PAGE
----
As I watch these latest episodes of The living Dead, I find myself thinking a lot about missed opportunities. I shouldn’t be thinking about this. I should invest deeply in these characters and the conclusion of their stories. There are, of course, a number of reasons why I am not:
- The show has gone on way too long at this point. I’m not the only one feeling burned out by what feels very much like a story that passed its sell-by date a few years ago.
- The cast is still too big. Somehow they barely killed any of our heroes in nearly 24 episodes. Some villains are dead, of course, but our heroes remain intact (more on this later). It makes the show toothless; and a toothless zombie drama is about as effective as a toothless zombie.
- The fates of several lead characters have already been tainted thanks to AMC’s insistence on making early announcements about spin-offs (which is by brand considering how often the show directly announced or telegraphed a character’s departure).
These factors, combined with my distaste for the Commonwealth and its dull leader, Pamela Milton, make it difficult to become emotionally invested in the final season. It’s hard to care about characters who die when they never seem to and I’ve lost my feelings for almost all of them — and for the ones I still care about, like Negan and Daryl, spin-off shows have been announced. Sure, I’m worried about some characters like Rosita and Princess, and I’ve come to like Gabriel and Aaron more, but overall. . . I just don’t care that much.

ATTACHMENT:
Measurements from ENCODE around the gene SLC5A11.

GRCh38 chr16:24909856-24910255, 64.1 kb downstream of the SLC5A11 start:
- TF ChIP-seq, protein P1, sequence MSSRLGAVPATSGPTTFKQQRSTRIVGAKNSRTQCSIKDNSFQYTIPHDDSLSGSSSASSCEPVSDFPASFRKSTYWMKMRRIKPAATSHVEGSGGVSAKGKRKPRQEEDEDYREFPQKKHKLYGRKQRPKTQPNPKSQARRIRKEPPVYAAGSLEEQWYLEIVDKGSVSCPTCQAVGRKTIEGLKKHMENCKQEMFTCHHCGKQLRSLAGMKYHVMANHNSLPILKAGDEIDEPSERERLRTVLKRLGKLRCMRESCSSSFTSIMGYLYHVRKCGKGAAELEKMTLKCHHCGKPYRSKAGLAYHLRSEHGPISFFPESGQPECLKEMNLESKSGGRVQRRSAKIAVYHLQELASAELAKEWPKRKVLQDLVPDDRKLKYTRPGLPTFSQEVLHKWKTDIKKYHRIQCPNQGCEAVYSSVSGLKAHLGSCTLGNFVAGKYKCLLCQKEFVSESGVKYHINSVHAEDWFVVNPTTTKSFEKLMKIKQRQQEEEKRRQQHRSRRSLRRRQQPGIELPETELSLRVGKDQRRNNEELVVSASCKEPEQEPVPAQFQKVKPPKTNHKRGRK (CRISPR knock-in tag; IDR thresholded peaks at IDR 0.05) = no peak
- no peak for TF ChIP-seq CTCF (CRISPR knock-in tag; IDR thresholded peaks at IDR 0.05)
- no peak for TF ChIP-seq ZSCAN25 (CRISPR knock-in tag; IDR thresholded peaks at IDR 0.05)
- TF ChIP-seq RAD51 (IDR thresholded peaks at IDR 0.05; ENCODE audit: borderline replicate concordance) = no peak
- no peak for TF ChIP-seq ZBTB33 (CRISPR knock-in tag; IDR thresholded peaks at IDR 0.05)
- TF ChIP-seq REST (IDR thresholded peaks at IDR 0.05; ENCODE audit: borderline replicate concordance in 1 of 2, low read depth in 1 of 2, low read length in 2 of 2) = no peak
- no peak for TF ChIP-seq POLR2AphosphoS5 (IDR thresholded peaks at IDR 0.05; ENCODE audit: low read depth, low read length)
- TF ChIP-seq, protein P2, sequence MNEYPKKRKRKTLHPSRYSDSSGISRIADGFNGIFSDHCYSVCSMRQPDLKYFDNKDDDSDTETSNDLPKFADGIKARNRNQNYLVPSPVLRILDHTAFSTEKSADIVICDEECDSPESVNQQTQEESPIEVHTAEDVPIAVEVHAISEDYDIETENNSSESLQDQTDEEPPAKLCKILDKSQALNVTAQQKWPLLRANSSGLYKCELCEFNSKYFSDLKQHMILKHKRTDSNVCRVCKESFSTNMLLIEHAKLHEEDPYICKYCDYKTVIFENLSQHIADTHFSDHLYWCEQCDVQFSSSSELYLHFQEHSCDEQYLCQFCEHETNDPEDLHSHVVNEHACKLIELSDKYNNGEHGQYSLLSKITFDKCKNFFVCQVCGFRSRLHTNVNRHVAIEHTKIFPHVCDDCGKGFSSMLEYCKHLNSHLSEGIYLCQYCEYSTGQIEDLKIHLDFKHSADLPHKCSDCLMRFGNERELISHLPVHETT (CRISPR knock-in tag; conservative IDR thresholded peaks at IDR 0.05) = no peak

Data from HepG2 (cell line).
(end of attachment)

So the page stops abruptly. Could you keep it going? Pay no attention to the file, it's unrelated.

So I’m thinking about missed opportunities instead. First off, this entire season could have been spent killing more of the cast. The much-needed sense of impending doom and rising tension could have been introduced long ago (or even just at the end of the second block of eight episodes), raising the emotional bar at this point. If Pamela had killed some of our heroes six or seven episodes ago, that urge for revenge would be fresh and raw.
Instead, everything feels rushed and messy as we approach the end of the line. The good guys have vanquished their captors and are returning to the Commonwealth on the train they forced to take down Pamela once and for all. Now that Eugene has escaped, Pamela’s faith in Mercer has cooled and she sets in motion a plan to take him down and quell the growing anger among the public over Eugene’s conviction. She has troops that send a herd of walkers to the walls, which she uses to both send Mercer away and clear the streets. Aaron, Jerry, Lydia and that group walk among the herd in their half-hearted zombie belly disguises.
I really enjoyed Aaron and Jerry playing Whisperer during this scene. It reminded me of missed opportunities. Like, what if instead of the show fighting the Whisperers, they’d taken it in a radically different direction and had the heroes become the Whisperers instead? Their motivation would have been rebellion against the Commonwealth. They would have devised this whole method of hiding among the walkers wearing zombie masks and whispering to each other to avoid being discovered by the superior military might of the Commonwealth, and have a series of guerrilla fights and terrorist attacks on their enemy lined.
However, that’s not the story we got. Instead, as the group tries to get into a RV and Luke and Elijah are pushed away by the others’ herd, Lydia reaches out to save her new friend and a zombie bites her. In the camper, they tie a tourniquet around her arm and Jerry cuts it off with his sword. It’s a gruesome scene and you feel sorry for Lydia—then Jerry agrees to go find the others—but it feels like too little, too late. Lydia’s arm is one of only two victims in the penultimate episode of The living Dead.